Fifty-three death sentences commuted in Zambia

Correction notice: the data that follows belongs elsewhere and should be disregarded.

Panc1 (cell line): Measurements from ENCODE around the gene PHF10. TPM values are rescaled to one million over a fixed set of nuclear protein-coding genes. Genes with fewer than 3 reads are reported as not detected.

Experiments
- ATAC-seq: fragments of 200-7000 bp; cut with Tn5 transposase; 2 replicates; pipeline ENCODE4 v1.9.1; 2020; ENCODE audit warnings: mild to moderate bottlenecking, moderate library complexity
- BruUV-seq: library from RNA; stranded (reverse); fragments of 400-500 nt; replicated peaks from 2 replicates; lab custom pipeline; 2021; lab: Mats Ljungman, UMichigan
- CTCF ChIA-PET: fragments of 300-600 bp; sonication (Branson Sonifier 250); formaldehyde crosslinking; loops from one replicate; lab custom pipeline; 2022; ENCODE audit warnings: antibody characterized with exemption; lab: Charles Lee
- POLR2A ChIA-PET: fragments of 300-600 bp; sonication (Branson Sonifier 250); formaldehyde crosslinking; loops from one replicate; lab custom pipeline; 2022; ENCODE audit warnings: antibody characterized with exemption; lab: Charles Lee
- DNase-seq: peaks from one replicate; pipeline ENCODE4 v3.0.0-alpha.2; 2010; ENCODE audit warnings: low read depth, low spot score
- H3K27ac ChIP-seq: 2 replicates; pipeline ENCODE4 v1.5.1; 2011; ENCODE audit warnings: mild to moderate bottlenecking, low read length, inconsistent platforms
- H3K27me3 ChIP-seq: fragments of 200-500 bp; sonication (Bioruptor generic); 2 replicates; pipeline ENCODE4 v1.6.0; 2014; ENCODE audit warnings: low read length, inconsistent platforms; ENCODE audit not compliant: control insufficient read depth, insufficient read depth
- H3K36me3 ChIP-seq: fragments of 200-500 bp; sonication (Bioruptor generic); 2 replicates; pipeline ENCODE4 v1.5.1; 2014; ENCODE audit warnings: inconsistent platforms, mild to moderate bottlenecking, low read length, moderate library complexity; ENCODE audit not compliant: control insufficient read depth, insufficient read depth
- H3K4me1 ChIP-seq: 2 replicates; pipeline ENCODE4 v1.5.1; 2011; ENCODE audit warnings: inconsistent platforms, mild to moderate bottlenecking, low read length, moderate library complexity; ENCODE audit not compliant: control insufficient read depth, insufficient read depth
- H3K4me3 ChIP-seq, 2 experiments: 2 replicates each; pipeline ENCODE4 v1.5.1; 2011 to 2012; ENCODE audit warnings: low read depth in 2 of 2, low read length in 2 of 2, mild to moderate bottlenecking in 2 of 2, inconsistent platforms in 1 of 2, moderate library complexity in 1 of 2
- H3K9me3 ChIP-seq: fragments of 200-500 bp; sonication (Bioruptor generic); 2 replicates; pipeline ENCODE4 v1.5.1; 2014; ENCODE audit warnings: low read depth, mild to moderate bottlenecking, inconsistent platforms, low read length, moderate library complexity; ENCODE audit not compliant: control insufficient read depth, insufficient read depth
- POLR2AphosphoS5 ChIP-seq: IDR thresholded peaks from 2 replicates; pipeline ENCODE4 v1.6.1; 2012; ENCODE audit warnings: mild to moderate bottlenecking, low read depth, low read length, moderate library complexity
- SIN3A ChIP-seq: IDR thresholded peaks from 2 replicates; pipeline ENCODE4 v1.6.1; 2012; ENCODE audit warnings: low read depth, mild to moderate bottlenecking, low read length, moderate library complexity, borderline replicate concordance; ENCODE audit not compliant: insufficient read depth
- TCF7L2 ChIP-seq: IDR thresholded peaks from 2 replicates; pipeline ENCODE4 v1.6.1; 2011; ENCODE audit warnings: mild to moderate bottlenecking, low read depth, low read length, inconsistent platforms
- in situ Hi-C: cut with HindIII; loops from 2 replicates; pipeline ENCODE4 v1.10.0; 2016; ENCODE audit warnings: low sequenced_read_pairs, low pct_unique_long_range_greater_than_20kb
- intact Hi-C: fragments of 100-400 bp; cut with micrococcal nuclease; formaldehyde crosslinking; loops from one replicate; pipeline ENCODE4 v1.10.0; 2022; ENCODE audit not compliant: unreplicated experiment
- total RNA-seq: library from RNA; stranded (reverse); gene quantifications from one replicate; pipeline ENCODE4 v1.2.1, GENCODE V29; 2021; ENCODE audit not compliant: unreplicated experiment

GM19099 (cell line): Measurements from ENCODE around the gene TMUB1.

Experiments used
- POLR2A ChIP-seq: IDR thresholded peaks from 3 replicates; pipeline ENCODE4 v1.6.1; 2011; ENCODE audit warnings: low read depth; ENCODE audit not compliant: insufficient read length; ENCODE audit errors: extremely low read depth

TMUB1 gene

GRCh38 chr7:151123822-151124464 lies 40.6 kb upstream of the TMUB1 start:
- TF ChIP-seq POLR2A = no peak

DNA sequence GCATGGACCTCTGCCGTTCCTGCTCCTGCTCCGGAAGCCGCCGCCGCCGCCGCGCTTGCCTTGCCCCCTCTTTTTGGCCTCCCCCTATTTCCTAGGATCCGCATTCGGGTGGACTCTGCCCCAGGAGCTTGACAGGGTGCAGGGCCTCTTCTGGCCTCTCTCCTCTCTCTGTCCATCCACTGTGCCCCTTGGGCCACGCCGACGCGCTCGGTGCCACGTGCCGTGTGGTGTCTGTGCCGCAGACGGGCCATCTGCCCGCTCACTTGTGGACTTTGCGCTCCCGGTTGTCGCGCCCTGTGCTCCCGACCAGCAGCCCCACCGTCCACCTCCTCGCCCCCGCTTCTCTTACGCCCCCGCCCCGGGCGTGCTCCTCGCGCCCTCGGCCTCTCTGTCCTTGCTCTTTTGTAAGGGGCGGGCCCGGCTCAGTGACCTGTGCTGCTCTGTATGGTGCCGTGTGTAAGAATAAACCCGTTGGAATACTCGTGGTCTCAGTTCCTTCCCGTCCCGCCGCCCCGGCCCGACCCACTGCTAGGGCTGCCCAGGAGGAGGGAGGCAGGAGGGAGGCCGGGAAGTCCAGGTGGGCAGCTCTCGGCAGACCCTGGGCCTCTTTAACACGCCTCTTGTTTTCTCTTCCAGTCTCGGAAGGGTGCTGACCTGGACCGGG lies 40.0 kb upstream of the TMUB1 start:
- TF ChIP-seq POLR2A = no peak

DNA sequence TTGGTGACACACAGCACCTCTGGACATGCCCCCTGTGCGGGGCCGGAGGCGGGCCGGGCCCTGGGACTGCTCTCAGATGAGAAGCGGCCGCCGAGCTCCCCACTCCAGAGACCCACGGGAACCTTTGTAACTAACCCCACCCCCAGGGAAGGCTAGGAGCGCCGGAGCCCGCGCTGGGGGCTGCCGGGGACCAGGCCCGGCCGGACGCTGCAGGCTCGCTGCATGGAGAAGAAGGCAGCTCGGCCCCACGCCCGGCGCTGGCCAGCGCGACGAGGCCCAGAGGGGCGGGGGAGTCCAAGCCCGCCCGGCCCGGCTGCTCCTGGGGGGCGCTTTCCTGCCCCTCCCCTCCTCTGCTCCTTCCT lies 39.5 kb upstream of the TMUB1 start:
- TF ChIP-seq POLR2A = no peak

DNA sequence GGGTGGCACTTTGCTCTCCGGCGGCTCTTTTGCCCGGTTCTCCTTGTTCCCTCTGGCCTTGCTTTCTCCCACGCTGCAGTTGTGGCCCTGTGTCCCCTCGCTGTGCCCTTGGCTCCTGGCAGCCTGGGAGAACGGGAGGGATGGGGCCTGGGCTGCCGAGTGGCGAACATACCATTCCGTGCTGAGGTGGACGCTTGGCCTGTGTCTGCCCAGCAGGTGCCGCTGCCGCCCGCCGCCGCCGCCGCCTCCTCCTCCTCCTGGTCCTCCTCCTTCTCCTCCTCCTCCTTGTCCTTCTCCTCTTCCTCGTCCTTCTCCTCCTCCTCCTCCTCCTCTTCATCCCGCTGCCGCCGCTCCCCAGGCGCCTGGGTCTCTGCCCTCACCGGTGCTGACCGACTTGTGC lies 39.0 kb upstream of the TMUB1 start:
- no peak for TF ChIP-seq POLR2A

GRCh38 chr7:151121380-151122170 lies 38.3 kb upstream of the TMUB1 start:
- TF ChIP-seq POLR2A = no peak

Following the commutation of the death sentences of 53 prisoners to custodial sentences by the President of Zambia, Amnesty International renewed its call for the government to join the worldwide trend towards the abolition of the death penalty. “We are encouraged by the commutation of these sentences by President Banda. The next move should be to take all the necessary steps to end capital punishment and bring about legislative changes to abolish the death penalty in Zambia” said Amy Agnew, Amnesty International’s Zambia campaigner. The decision to commute the death sentences was announced by the Vice-President, George Kunda, in a statement released in the capital Lusaka on Tuesday. "His excellency the President, Rupiah Bwezani Banda, has pardoned and commuted sentences of 53 prisoners on death row at Mukobeko prison, Kabwe, to terminable custodial sentences or life imprisonment pursuant to Article 59 of the Republican Constitution," Mr Kunda was reported to have said. Article 59 of the constitution states that the President may inter alia "substitute a less severe form of punishment for any punishment imposed on any person for any offence." In Zambia, the death penalty is provided for under various offences. Despite the fact that Zambia has not executed anybody since 1997, it unfortunately did not vote in favour of UN General Assembly resolution 63/168, in December 2008, calling for a moratorium on executions. In August, 2007, President Mwanawasa commuted the death sentences of 97 prisoners who were on death row to life imprisonment. As of today, 138 countries have abolished the death penalty in law or in practice. The continent of Africa is largely free of executions, with only seven of the 53 African Union member states known to have carried out executions in 2007: Botswana, Egypt, Equatorial Guinea, Ethiopia, Libya, Somalia and Sudan.